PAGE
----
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To assess the relationship between patients’ trust in their physician and self-reported adoption of lifestyle modification behaviors and medication adherence for control of hypertension.
Longitudinal analysis of data from a randomized controlled trial of interventions to enhance hypertensive patients’ adherence to medications and recommended lifestyle modifications. Two hundred patients were seen by 41 physicians at 14 urban primary care practices in Baltimore, Maryland, and followed for 12 months.
Seventy percent of patients reported complete trust in their physician. In adjusted analyses, patients with complete trust had higher odds of reporting that they were trying to lose weight (OR=2.27, 95% CI=1.38–3.74) than did patients with less than complete trust in their physician. Though not statistically significant, the odds of reporting trying to cut back on salt and engaging in regular exercise were greater in patients with complete trust. We observed no association for reports of medication adherence.
Trust in one’s physician predicts attempts to lose weight among patients with hypertension, and may contribute to attempts to reduce salt and increase exercise.
Strengthening patient-physician relationships through efforts to enhance trust may be a promising strategy to enhance patients’ engagement in healthy lifestyle behaviors for hypertension.
It is estimated that 1 in 3 adults in the United States have hypertension (1). Hypertension is a major contributor to complications such as stroke, heart disease, and end-stage kidney disease (2). Furthermore, in the United States, the direct and indirect costs of hypertension were estimated at $43.5 billion in 2007 (2). Self-care behaviors such as monitoring blood pressure and adopting lifestyle recommendations are strong predictors of hypertension control (3, 4). Additionally, failure to adhere to antihypertensive medications as prescribed is a major contributor to uncontrolled hypertension (5–10).
The Seventh Report of the Joint National Committee on Prevention, Detection, Evaluation, and Treatment of High Blood Pressure (JNC-VII) (3), presented a treatment algorithm for physicians, recommending lifestyle modifications and pharmacologic treatment as effective measures for optimum management of hypertension (3). Lifestyle modifications for hypertensive patients include (1) reducing their weight, (2) eating a healthy diet, (3) consuming no more than 100 mmol/d of sodium, (4) avoiding excessive alcohol consumption, and (5) exercising regularly. The JNC-VII guidelines strongly recommend that physicians prescribe lifestyle modifications to all patients who are pre-hypertensive and hypertensive (3). A recent report found that in combination, weight loss and dietary sodium (Na+) reduction were as effective as single-drug therapy for hypertension control (11). However, nearly a decade after the presentation of the JNC-VII guidelines, and despite the proven efficacy of lifestyle modification and pharmacologic therapy for treatment of hypertension and prevention of its complications, only half of the hypertensive patients in the United States have their blood pressure controlled (3, 12). Several social and economic, therapy-related, healthcare system and physician factors may contribute to the low percentage of patients with controlled blood pressure. Studies suggest that patient attitudes also play a substantial role in their adoption of physician-recommended lifestyle modification and medication adherence (13–16),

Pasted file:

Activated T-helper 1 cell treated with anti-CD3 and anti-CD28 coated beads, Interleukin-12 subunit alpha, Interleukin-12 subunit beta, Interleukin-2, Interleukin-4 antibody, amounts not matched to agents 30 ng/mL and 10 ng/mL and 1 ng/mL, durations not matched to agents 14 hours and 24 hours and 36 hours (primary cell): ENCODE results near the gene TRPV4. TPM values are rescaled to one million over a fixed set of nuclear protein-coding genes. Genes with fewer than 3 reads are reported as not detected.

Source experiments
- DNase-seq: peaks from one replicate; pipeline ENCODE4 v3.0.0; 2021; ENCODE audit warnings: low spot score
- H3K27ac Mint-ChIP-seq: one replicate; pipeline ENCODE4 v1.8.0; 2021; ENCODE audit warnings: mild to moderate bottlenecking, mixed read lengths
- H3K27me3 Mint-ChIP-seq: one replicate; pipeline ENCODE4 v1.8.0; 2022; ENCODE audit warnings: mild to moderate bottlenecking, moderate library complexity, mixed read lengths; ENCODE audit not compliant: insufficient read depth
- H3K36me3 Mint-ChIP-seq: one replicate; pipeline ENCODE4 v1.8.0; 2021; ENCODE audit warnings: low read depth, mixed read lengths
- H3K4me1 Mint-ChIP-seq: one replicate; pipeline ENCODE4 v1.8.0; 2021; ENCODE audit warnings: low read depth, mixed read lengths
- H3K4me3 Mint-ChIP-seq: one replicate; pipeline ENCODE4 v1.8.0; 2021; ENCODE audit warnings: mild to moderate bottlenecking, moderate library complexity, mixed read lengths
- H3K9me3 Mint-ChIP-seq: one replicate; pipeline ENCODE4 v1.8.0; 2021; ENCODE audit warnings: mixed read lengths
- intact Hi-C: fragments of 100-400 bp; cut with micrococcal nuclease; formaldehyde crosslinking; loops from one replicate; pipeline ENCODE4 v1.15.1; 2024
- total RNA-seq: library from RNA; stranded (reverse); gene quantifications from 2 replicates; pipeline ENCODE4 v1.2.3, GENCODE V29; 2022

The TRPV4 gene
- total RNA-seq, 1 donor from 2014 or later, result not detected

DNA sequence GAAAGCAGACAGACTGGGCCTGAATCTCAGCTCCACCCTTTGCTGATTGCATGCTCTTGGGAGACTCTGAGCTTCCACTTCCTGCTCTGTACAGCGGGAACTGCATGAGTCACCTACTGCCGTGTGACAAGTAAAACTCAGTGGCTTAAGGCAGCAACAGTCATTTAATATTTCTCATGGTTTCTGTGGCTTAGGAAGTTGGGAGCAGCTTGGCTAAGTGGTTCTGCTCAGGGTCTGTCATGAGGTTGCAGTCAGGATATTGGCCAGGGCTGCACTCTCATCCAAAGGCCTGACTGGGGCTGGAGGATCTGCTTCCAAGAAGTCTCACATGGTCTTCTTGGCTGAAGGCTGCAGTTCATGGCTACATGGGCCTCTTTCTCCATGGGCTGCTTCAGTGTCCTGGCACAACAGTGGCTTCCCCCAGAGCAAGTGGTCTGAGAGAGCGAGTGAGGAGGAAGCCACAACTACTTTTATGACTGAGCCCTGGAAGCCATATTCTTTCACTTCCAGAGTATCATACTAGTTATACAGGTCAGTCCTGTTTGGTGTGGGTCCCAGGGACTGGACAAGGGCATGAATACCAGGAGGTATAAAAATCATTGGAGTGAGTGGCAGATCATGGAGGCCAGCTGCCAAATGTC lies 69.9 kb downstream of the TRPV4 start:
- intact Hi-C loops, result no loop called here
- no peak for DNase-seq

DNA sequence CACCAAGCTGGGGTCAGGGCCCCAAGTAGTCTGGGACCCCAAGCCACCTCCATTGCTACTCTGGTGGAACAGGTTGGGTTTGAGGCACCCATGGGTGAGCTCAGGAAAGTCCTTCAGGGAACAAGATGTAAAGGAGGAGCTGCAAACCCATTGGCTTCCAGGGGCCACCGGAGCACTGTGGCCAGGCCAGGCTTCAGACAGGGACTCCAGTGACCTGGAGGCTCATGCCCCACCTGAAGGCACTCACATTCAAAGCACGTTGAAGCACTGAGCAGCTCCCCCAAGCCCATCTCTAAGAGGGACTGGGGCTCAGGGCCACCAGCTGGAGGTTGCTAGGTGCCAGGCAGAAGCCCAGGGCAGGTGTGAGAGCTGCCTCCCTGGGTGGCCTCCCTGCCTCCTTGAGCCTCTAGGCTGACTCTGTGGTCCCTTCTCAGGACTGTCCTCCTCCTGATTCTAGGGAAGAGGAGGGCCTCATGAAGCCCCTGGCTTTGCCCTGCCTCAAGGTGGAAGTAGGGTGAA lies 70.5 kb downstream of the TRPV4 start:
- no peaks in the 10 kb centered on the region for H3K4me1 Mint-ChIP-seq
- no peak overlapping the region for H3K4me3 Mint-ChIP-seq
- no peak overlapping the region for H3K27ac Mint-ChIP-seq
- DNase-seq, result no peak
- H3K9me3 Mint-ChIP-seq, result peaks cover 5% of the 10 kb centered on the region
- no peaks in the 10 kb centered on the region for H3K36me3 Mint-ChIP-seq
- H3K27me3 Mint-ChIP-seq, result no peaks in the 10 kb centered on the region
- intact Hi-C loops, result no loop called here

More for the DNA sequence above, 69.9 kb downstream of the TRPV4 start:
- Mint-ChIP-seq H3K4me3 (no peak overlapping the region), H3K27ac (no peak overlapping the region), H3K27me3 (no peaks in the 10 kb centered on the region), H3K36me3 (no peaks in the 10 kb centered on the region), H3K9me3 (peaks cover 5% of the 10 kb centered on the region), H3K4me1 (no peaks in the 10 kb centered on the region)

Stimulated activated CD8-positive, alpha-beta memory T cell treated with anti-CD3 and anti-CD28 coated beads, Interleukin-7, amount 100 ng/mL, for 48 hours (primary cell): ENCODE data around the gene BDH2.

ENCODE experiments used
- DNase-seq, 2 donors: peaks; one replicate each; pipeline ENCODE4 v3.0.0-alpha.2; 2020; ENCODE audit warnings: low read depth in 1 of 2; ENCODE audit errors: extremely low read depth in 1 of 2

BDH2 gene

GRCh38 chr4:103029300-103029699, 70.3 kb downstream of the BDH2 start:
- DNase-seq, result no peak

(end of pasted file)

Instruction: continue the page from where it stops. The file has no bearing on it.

Hypertension, obesity, and physical inactivity have been designated as independent risk factors for coronary heart disease; obesity and physical inactivity also worsen hypertension (2, 17). When combining the three independent risk factors, hypertension, obesity and physical inactivity, a person’s risk for coronary heart disease is compounded. If hypertension is left untreated, the potential for cardiovascular disease increases substantially. Obesity is a major problem in the U.S., where in 2007–2008, approximately 35.5% of women and 32.2% of men were obese (18, 19). A related, major problem is the rise in physical inactivity. Physical inactivity accounts for 12% of the global burden of myocardial infarction, independent of other cardiovascular disease risk factors such as hypertension and abdominal obesity (20).
Trust is at the core of building an effective patient-physician relationship (21–24). Trust can be understood as individuals seeing one another as competent, responsible, caring, tactful and ethical (22). Trust also includes other dimensions such as fiduciary responsibility, confidentiality and trustworthiness (25, 26). Within the last decade trust has been used as a way to assess patient-physician relationships (27–30). Trust in one’s physician has been linked to improvements in many factors, including patient-physician communication, satisfaction with healthcare, adherence to medical treatments, utilization of health services, continuity of care, self-rated health and blood pressure control (29, 31–36). Higher trust by patients has also been associated with physician-counseling behaviors (37) and with physicians spending more time with their patients. (28). Our interest in the relationship between trust in physician and medication adherence arose from studies showing lower trust in physicians among African Americans (31, 38) and possible links between distrust and non-adherence in African-American patients (39).